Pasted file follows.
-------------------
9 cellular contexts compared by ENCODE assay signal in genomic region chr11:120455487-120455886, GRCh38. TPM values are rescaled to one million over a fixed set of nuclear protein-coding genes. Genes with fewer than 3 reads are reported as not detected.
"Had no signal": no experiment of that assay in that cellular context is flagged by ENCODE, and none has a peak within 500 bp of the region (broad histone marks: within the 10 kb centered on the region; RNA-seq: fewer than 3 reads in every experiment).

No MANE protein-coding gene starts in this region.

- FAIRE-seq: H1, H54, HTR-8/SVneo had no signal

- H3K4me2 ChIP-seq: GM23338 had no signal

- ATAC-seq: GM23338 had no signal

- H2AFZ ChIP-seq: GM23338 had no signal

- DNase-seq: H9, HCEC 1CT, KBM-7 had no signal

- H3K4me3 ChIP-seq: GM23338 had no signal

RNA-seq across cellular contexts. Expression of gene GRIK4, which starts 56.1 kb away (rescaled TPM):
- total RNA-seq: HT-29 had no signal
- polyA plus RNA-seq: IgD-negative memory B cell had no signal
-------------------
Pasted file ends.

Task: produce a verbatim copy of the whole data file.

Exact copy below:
9 cellular contexts compared by ENCODE assay signal in genomic region chr11:120455487-120455886, GRCh38. TPM values are rescaled to one million over a fixed set of nuclear protein-coding genes. Genes with fewer than 3 reads are reported as not detected.
"Had no signal": no experiment of that assay in that cellular context is flagged by ENCODE, and none has a peak within 500 bp of the region (broad histone marks: within the 10 kb centered on the region; RNA-seq: fewer than 3 reads in every experiment).

No MANE protein-coding gene starts in this region.

- FAIRE-seq: H1, H54, HTR-8/SVneo had no signal

- H3K4me2 ChIP-seq: GM23338 had no signal

- ATAC-seq: GM23338 had no signal

- H2AFZ ChIP-seq: GM23338 had no signal

- DNase-seq: H9, HCEC 1CT, KBM-7 had no signal

- H3K4me3 ChIP-seq: GM23338 had no signal

RNA-seq across cellular contexts. Expression of gene GRIK4, which starts 56.1 kb away (rescaled TPM):
- total RNA-seq: HT-29 had no signal
- polyA plus RNA-seq: IgD-negative memory B cell had no signal